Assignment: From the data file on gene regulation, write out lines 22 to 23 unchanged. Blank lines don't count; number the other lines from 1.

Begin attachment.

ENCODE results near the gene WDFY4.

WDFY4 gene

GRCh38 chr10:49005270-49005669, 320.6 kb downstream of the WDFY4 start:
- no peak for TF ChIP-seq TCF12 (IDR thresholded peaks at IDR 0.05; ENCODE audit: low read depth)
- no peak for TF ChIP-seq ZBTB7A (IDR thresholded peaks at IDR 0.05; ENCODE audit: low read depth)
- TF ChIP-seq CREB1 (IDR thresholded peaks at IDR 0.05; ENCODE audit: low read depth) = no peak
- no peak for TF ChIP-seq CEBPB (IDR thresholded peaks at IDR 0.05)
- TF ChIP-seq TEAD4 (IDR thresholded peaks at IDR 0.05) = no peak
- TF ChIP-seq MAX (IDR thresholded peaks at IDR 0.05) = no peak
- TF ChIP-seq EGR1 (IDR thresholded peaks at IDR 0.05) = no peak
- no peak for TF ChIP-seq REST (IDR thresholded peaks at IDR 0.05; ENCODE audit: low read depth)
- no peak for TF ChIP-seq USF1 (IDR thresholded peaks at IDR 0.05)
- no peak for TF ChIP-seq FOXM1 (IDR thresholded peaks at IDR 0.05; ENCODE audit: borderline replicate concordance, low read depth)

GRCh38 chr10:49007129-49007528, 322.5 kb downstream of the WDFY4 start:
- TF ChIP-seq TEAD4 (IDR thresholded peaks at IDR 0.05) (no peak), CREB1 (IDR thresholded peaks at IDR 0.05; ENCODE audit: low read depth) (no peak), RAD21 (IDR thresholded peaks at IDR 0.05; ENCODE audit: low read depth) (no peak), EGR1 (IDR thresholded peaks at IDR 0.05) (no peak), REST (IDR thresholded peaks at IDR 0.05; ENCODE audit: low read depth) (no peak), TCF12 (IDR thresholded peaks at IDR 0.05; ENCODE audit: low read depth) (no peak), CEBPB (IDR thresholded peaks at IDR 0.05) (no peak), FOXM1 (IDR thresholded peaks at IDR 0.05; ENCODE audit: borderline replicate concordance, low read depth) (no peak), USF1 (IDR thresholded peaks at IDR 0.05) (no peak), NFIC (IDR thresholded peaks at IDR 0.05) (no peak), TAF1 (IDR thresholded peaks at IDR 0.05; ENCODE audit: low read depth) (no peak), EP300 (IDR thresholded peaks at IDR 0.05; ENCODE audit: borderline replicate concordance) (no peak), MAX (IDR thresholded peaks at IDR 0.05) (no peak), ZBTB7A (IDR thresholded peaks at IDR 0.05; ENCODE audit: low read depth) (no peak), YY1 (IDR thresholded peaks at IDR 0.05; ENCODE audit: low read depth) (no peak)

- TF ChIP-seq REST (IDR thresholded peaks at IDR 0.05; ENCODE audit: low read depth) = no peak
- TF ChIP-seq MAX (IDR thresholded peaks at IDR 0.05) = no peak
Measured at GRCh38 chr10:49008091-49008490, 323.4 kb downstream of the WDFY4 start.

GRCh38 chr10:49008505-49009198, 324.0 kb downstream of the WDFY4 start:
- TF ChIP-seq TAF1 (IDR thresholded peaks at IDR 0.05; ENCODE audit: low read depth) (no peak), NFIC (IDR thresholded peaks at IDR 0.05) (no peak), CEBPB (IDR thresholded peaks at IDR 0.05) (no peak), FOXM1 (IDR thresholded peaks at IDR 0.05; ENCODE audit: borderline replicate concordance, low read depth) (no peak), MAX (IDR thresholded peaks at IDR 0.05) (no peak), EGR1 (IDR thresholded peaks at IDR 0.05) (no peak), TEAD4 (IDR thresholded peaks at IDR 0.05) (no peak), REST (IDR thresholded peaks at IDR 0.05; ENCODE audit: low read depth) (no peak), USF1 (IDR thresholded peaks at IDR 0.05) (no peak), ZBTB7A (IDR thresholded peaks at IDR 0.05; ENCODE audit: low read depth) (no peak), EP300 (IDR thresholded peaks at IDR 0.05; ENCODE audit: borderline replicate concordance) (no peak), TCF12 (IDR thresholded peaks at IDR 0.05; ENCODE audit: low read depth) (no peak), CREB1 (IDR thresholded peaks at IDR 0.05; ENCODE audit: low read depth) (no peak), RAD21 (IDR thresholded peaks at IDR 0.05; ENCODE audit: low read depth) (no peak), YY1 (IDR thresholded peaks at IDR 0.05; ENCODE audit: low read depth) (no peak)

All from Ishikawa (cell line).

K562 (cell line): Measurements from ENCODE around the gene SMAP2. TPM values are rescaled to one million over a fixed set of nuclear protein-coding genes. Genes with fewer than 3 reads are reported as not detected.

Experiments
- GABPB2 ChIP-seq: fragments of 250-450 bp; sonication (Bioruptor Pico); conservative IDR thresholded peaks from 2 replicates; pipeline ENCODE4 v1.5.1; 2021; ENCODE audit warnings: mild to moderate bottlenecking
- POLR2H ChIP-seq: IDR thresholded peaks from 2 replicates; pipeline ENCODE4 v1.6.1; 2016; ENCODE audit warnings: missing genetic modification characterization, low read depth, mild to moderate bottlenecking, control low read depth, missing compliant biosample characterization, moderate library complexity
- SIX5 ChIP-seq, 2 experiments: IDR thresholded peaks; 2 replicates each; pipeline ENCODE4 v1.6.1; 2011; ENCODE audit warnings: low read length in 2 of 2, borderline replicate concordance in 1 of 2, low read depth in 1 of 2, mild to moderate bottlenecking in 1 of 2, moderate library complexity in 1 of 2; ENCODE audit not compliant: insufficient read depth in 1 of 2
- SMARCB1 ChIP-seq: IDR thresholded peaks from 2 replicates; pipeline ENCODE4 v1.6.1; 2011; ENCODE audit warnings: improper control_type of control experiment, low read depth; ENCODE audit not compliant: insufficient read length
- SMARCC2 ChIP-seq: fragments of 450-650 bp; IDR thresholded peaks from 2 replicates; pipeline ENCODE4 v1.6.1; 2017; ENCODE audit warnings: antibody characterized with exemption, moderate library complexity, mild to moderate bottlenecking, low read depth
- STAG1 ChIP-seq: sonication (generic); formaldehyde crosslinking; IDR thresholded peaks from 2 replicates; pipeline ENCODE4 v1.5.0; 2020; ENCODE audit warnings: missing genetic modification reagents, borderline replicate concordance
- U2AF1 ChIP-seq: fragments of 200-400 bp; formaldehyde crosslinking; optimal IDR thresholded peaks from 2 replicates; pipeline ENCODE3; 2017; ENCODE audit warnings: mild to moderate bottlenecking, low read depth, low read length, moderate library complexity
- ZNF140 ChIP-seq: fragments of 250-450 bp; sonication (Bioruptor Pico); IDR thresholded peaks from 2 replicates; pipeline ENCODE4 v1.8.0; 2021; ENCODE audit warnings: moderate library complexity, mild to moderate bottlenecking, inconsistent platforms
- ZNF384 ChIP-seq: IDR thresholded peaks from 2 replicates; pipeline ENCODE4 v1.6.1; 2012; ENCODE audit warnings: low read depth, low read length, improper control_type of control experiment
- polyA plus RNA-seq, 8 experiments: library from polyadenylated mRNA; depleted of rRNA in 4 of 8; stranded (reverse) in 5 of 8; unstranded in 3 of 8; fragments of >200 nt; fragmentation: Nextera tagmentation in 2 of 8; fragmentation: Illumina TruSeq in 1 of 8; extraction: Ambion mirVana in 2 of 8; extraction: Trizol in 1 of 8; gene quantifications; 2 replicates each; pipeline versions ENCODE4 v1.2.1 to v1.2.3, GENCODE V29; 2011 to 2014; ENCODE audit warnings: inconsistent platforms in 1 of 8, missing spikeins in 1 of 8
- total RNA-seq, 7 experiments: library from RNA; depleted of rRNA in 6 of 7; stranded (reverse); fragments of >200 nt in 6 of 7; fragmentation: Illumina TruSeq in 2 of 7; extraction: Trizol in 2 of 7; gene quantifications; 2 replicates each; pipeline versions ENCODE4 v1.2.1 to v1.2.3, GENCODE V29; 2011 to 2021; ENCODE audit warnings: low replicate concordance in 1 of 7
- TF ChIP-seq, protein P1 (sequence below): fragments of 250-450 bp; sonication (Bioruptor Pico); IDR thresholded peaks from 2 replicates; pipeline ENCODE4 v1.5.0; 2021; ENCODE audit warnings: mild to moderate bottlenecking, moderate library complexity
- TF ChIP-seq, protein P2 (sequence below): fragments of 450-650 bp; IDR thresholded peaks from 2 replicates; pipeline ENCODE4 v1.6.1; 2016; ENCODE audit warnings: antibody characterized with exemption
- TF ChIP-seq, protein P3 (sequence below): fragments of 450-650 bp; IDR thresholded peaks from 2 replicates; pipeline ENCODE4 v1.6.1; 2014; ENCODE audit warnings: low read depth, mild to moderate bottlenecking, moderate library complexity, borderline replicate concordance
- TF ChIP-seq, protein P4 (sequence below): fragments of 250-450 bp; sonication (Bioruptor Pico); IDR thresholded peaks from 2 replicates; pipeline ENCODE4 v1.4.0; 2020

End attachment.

K562 (cell line): Measurements from ENCODE around the gene SMAP2. TPM values are rescaled to one million over a fixed set of nuclear protein-coding genes. Genes with fewer than 3 reads are reported as not detected.

Experiments